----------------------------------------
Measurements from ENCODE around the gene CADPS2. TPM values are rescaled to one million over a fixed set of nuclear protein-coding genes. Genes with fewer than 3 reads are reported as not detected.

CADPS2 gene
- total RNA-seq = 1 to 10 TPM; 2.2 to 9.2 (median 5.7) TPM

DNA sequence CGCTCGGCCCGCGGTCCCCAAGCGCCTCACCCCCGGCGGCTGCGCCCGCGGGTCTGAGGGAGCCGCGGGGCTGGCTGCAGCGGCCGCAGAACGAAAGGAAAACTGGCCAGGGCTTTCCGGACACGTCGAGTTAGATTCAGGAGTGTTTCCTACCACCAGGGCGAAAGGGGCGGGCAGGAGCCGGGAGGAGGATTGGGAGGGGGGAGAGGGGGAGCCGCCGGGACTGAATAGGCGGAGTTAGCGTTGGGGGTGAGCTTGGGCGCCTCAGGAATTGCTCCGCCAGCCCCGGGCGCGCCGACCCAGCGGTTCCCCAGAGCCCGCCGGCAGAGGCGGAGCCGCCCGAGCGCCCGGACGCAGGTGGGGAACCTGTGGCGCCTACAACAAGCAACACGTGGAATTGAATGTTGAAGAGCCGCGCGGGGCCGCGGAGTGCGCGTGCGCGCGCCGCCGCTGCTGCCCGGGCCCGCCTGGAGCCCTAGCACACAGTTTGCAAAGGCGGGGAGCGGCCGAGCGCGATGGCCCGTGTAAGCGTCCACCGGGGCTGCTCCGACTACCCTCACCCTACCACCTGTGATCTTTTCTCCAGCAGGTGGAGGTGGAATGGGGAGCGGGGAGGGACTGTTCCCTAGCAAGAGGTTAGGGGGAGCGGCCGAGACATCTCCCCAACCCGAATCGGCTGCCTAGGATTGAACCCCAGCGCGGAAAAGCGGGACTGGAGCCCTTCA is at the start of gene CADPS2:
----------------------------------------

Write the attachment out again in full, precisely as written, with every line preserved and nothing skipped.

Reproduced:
Measurements from ENCODE around the gene CADPS2. TPM values are rescaled to one million over a fixed set of nuclear protein-coding genes. Genes with fewer than 3 reads are reported as not detected.

CADPS2 gene
- total RNA-seq = 1 to 10 TPM; 2.2 to 9.2 (median 5.7) TPM

DNA sequence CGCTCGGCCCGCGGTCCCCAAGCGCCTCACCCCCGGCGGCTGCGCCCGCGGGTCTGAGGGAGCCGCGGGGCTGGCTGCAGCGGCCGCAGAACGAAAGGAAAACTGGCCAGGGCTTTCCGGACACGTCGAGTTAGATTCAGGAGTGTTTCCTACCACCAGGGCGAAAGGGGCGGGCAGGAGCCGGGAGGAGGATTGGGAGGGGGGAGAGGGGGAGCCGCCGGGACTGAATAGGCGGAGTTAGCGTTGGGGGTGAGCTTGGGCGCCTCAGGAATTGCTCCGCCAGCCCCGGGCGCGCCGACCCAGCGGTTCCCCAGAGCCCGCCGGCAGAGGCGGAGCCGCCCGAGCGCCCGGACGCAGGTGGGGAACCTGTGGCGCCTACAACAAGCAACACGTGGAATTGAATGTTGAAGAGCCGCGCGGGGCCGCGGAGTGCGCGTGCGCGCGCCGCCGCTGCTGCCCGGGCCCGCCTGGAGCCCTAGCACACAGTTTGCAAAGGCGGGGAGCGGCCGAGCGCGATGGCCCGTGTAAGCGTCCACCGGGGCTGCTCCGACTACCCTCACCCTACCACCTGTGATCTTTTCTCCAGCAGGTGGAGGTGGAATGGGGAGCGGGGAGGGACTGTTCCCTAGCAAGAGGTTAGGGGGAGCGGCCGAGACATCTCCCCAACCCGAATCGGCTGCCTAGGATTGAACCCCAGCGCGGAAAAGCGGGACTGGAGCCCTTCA is at the start of gene CADPS2: